carlmeek wrote:I’m starting my FI course this week and on the fence about the CPL TKs. I just chatted to the school and they recommend you do them.

They said that you have to use a proper ground school course and then book exams with the CAA. This appears to add £1500+ bill on top of CAA exam fees. Is this really mandatory? If not, I would have just self studied and made heavy use of question banks.


You have to be registered with a training provider as you cannot book any exams until you've done this (the system won't let you). In addition, you must complete all the compulsory progress tests given to you by your provider as part of the course, some of which are very time consuming (and there's a lot of them...I'd guess 175-200, possibly more) and you must complete the ground school, which in my case was three four-day classroom sessions. I guess there's a total number of classroom hours required but I'm not sure what it is.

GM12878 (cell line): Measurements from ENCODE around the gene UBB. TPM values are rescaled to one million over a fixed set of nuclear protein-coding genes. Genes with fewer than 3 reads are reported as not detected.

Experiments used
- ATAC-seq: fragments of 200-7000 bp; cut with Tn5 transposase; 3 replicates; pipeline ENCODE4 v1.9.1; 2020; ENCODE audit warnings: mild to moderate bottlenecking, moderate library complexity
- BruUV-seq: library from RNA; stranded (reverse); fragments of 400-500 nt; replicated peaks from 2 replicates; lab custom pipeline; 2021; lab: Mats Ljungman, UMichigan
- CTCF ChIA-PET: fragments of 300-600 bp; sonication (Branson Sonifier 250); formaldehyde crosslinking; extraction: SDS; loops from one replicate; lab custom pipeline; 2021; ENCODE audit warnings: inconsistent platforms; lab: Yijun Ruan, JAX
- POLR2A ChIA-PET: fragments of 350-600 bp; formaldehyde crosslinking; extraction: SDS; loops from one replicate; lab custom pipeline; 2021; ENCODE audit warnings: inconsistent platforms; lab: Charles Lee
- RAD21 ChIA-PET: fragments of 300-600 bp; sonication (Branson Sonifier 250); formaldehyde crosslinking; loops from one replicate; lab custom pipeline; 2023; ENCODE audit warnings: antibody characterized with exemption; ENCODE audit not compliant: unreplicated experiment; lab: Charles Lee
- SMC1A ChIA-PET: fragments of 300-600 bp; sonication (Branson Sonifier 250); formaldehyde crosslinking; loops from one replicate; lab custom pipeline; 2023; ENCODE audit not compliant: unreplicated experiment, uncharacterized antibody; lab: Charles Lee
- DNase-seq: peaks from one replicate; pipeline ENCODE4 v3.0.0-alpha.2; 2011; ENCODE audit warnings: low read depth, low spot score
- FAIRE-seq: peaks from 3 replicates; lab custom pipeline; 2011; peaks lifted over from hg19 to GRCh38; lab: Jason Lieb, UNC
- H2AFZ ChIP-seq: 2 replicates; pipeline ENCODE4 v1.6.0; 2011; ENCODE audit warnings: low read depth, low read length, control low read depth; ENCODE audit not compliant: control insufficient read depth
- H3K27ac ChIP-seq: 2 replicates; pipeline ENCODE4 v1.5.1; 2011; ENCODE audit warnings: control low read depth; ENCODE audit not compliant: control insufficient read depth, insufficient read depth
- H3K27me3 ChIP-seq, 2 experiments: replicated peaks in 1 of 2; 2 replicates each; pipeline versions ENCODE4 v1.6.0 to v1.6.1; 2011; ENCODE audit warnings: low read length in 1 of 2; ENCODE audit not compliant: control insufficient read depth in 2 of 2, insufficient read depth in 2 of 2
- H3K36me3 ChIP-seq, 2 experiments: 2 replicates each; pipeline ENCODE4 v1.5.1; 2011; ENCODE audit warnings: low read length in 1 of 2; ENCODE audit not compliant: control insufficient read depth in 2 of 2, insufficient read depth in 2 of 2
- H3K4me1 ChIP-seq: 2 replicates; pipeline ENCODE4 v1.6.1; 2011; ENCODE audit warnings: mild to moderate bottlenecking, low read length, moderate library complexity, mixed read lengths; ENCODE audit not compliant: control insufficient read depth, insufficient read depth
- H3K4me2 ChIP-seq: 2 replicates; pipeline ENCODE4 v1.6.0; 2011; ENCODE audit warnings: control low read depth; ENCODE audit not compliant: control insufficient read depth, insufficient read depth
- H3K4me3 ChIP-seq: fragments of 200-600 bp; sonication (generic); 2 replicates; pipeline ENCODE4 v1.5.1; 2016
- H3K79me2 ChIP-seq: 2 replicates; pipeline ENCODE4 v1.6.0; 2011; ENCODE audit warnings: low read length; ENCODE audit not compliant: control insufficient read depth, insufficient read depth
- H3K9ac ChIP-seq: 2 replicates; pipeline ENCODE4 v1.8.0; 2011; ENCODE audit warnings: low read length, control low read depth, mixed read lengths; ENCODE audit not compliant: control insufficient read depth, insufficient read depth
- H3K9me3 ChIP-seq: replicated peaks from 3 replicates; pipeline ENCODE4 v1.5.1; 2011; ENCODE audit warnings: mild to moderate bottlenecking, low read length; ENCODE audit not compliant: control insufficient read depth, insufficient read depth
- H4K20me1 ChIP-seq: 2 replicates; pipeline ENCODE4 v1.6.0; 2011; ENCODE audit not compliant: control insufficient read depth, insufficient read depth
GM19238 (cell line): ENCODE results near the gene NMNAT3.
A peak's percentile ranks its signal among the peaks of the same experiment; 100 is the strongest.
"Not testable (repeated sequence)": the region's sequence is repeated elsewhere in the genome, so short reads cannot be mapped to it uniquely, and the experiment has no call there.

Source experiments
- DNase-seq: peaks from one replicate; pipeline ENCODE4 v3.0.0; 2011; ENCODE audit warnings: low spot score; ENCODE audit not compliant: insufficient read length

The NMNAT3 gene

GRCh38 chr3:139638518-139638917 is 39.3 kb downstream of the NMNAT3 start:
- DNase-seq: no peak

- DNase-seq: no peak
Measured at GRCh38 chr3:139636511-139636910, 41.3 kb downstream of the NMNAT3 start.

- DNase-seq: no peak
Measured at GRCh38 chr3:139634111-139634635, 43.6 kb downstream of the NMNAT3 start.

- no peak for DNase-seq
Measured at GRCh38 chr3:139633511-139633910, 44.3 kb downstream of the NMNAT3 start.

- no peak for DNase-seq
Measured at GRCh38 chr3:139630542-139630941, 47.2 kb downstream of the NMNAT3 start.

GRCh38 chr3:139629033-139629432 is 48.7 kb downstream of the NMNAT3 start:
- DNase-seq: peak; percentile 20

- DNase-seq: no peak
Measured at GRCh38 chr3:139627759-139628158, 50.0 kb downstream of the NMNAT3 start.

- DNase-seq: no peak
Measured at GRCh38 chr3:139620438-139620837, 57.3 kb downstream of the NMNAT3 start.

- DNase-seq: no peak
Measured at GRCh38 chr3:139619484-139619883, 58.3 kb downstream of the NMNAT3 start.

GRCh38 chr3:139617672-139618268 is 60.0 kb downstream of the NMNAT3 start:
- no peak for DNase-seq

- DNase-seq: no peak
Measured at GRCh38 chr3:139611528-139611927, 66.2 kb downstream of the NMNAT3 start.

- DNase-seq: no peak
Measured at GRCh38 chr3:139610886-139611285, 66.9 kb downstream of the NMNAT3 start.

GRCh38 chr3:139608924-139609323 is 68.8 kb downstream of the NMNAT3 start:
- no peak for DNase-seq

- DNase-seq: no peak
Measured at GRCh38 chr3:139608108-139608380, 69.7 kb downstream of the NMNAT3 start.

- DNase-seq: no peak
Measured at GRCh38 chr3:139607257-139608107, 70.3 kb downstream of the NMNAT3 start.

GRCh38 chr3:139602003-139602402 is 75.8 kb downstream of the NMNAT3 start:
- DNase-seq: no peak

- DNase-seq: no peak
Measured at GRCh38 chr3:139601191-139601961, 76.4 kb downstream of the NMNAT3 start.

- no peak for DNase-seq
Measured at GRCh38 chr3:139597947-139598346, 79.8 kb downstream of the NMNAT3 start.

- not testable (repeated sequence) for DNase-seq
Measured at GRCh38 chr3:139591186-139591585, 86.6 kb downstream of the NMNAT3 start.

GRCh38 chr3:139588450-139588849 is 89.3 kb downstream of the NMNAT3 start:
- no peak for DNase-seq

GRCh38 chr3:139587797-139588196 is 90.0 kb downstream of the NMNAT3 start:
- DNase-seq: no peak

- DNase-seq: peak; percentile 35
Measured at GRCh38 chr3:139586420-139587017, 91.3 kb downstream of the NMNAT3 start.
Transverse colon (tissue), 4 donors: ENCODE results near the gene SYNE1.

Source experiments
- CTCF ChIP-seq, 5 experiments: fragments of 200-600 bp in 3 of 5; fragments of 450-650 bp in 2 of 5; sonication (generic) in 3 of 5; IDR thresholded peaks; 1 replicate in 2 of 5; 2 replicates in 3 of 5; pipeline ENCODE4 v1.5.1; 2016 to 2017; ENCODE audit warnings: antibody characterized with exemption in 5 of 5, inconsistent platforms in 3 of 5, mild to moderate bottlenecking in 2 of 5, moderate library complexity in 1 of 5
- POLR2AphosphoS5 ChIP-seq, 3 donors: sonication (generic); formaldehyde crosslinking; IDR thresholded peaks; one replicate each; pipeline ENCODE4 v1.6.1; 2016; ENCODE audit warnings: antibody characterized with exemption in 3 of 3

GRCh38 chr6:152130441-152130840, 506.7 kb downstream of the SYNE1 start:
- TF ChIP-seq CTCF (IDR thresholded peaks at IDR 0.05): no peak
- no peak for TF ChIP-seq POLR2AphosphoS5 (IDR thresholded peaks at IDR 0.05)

There have apparently been cases of people taking exams without doing the ground school and then having the CAA cancel all their exam results. Generally though, I believe the training providers in the UK won't let it get that far. They are regularly audited and, in addition, I believe the CAA have access to all my progress test results at any time.